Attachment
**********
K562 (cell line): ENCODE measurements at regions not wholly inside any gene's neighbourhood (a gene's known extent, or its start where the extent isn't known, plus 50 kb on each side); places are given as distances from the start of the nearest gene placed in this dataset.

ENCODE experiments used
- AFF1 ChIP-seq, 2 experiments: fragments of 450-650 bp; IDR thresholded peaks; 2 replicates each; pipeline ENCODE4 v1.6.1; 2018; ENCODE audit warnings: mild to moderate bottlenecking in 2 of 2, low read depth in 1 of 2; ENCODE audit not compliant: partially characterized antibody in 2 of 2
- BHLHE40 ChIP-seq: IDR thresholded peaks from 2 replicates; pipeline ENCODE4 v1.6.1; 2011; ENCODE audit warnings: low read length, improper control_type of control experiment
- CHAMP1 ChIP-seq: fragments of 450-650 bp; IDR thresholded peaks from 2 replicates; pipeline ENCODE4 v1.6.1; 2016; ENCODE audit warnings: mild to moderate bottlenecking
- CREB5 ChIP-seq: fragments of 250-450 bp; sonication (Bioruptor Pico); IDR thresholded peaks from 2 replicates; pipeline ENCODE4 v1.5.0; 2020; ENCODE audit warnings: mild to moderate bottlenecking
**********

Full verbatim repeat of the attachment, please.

K562 (cell line): ENCODE measurements at regions not wholly inside any gene's neighbourhood (a gene's known extent, or its start where the extent isn't known, plus 50 kb on each side); places are given as distances from the start of the nearest gene placed in this dataset.

ENCODE experiments used
- AFF1 ChIP-seq, 2 experiments: fragments of 450-650 bp; IDR thresholded peaks; 2 replicates each; pipeline ENCODE4 v1.6.1; 2018; ENCODE audit warnings: mild to moderate bottlenecking in 2 of 2, low read depth in 1 of 2; ENCODE audit not compliant: partially characterized antibody in 2 of 2
- BHLHE40 ChIP-seq: IDR thresholded peaks from 2 replicates; pipeline ENCODE4 v1.6.1; 2011; ENCODE audit warnings: low read length, improper control_type of control experiment
- CHAMP1 ChIP-seq: fragments of 450-650 bp; IDR thresholded peaks from 2 replicates; pipeline ENCODE4 v1.6.1; 2016; ENCODE audit warnings: mild to moderate bottlenecking
- CREB5 ChIP-seq: fragments of 250-450 bp; sonication (Bioruptor Pico); IDR thresholded peaks from 2 replicates; pipeline ENCODE4 v1.5.0; 2020; ENCODE audit warnings: mild to moderate bottlenecking